Yesterday morning I rose before the sun to begin translating Joshua 5:2-15 for my Hebrew Exegesis class. Things began like any other day: parsing verbs, declining nouns, looking up obscure forms. But when I got to verse 9 all that changed, because what began as an academic exercise ended up as an overwhelming encounter with the Holy Spirit.
To explain how this came about I need to put the text I was translating in its broader context. God had delivered the Israelites from the oppression and slavery of Egypt (Ex 1-12) so that He could bring them to Himself, enter into covenant relationship with them, take them for a treasured possession, and form them into a kingdom of priests and a holy nation (Ex 19-24). Now, after a 40-year period of wandering in the wilderness, the Israelites have arrived at Canaan, the land God had promised to give to Abraham’s descendants.
Now we arrive at Joshua 5, where the Israelites are preparing to go into the land and God tells Joshua that before they may enter, all the males that had been born during their 40 years of wandering in the wilderness must be must be circumcised. So now you’re probably thinking, “How is a passage about circumcision so profound? What kind of kook are you?” Well, in all honesty, that is a perfectly reasonable question. But it wasn’t all the talk of circumcision that was profound, it was what God said to Joshua after the circumcision of the people had been completed: “And the Lord said to Joshua, ‘Today I have rolled away the reproach of Egypt from you'” (Joshua 5:9).
Yep, that’s it. This one verse absolutely leveled me (in fact, I considered skipping class altogether on account of it) and here’s why. I have written elsewhere about how the Exodus event in general serves as a prototype for how God interacts with His people in all ages as He liberates us from the oppression of sin and death, leads us to Himself, and ushers us into His kingdom. However, what many people don’t realize is that there are many other parallels between the Testaments, not the least of which being circumcision. You see, in the Old Testament, circumcision was the sign of the covenant. It’s not that there was anything magical that happened in the process of circumcision; it was an act of obedience and it identified one as being in covenant relationship with God and consequently a member of God’s kingdom and the covenant community. In the New Testament, circumcision was replaced by baptism, but the significance is the same: it is an act of obedience, it identifies us as being in covenant relationship with God, and it signifies that we have entered God’s kingdom and the covenant community.
Now you might be thinking, “Ok, I see the analogy, but I still don’t get the profundity.” Well, as I said above, what struck me like a ton of bricks was what God said to Joshua after the circumcision was completed, “Today I have rolled away the reproach of Egypt from you.” First of all, God said that he had rolled away the reproach of Egypt. This is the same Hebrew word used in Amos 5:24 where God says, “But let justice roll down like waters, and righteousness like an ever-flowing stream.” In context, this word connotes a powerful act brought about by God for the benefit of those who could not do it for themselves. The second word of significance is reproach. This is not a word that is commonly heard in contemporary English, but it essentially means a condition of shame or disgrace. So, when we look at the impact of what is happening here, it is profound indeed! Do you see it? God has powerfully acted on our behalf to do what we were powerless to do on our own: He removed the shame and disgrace of Egypt, the shame and disgrace that we had been stained with while we were under the oppression of sin.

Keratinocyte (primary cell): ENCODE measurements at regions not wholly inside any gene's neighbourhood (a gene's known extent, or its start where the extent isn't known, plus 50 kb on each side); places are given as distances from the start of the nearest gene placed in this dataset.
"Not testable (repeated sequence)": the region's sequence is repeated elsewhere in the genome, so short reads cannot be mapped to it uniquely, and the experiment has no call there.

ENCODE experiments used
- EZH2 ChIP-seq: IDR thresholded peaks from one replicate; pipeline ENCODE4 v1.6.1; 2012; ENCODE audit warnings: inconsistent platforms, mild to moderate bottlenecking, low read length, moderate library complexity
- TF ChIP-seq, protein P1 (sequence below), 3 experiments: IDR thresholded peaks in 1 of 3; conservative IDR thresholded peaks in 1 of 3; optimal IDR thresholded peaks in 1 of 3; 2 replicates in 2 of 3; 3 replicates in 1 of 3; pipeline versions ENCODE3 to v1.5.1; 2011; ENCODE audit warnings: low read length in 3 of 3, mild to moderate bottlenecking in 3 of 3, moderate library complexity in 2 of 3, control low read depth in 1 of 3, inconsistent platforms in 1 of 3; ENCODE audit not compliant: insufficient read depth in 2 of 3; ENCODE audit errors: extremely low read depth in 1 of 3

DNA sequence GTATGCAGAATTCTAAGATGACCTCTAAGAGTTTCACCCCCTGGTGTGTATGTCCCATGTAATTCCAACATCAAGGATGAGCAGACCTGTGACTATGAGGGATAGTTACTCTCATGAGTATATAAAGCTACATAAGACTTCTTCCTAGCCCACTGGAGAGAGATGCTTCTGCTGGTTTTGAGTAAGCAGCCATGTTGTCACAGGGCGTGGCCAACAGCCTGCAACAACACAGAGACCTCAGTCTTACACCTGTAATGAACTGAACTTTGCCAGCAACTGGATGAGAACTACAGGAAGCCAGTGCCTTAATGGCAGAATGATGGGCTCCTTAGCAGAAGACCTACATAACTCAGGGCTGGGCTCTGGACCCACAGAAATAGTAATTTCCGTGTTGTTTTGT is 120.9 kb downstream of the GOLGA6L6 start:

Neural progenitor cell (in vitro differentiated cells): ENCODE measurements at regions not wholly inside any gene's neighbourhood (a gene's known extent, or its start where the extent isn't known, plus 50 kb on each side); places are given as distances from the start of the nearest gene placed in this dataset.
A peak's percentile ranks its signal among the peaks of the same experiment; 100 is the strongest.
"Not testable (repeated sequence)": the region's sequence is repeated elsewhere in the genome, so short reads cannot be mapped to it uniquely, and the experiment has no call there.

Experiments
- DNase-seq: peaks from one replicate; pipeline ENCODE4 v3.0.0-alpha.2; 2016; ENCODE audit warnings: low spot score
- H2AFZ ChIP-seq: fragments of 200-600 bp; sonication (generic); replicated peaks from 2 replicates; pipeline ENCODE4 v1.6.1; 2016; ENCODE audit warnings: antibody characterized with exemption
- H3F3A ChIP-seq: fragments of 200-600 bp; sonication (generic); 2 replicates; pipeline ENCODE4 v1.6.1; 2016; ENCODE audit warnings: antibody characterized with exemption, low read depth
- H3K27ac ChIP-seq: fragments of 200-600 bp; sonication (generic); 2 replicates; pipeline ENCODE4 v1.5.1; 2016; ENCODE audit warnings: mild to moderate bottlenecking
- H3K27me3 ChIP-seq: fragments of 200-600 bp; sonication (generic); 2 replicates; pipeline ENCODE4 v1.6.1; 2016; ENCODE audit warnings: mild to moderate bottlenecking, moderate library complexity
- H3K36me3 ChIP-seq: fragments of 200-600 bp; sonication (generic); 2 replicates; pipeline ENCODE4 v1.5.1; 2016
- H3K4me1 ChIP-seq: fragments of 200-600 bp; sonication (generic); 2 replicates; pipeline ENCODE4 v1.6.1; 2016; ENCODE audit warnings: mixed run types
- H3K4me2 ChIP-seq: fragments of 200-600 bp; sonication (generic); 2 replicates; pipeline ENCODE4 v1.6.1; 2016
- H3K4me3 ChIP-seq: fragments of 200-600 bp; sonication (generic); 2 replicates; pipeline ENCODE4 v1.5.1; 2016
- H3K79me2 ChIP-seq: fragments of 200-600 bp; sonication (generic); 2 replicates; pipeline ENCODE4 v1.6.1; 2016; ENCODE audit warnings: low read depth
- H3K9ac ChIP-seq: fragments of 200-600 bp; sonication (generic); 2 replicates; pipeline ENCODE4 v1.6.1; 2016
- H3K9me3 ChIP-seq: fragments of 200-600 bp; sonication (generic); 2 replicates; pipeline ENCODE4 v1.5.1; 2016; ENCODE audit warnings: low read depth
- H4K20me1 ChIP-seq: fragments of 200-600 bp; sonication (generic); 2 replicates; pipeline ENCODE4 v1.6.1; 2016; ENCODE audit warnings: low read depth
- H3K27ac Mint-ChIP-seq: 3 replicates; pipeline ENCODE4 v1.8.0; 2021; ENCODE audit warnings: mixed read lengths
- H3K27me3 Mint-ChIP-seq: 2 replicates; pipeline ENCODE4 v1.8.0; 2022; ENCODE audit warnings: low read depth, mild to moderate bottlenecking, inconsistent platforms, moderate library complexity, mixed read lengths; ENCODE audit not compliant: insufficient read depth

Many of us have an easier time granting forgiveness than accepting it and I tend to be one of these people. I am usually eager to forgive those who offend or harm me and many times I do so without being asked. I don’t say this to try to sound “spiritual” or “holy,” it is just the way that God has wired me so it is no credit to me whatsoever. It is also probably due to the fact that I like to live at peace with people and I am continually aware of the profound depth of my own need for forgiveness both from God and from others. Here is the strange thing though, as much as I am aware of my need for mercy, sometimes I find it difficult to live daily in the acceptance of the mercy that God has extended to me. It is very easy for me to regress into feelings of shame, disgrace, and reproach for the things I did while in my own personal Egypt.
But here’s the overwhelming reality: because of Jesus’ death on the cross and His resurrection, God has rolled away the reproach of Egypt. Not only does my soul no longer bear the stains of that reproach, but I no longer have the right to carry the burden of guilt and shame that go along with it. Jesus took all of that away from me and took it upon Himself on the cross. And suddenly I realized that this was exactly why I was crying. They weren’t tears of sorrow; they were tears of joy! God did on my behalf what I was powerless to do on my own! This is the power of the gospel, not just that through faith in Jesus we are spared from the eternal penalty of our sins and granted the opportunity of eternity in the immediate presence of God (although this is certainly reason for joy!), but that we are cleansed from the debilitating effects of self-loathing and the overwhelming feelings of guilt and shame that accompany sin.
So, may we live daily in the pure and unadulterated joy of knowing that God has rolled away our shame and reproach; may our words be kinder and our steps be lighter because of it; may we be quick to forgive others in earnest just as God has forgiven us; and may we never be afraid to have an honest emotional response to the power of the gospel.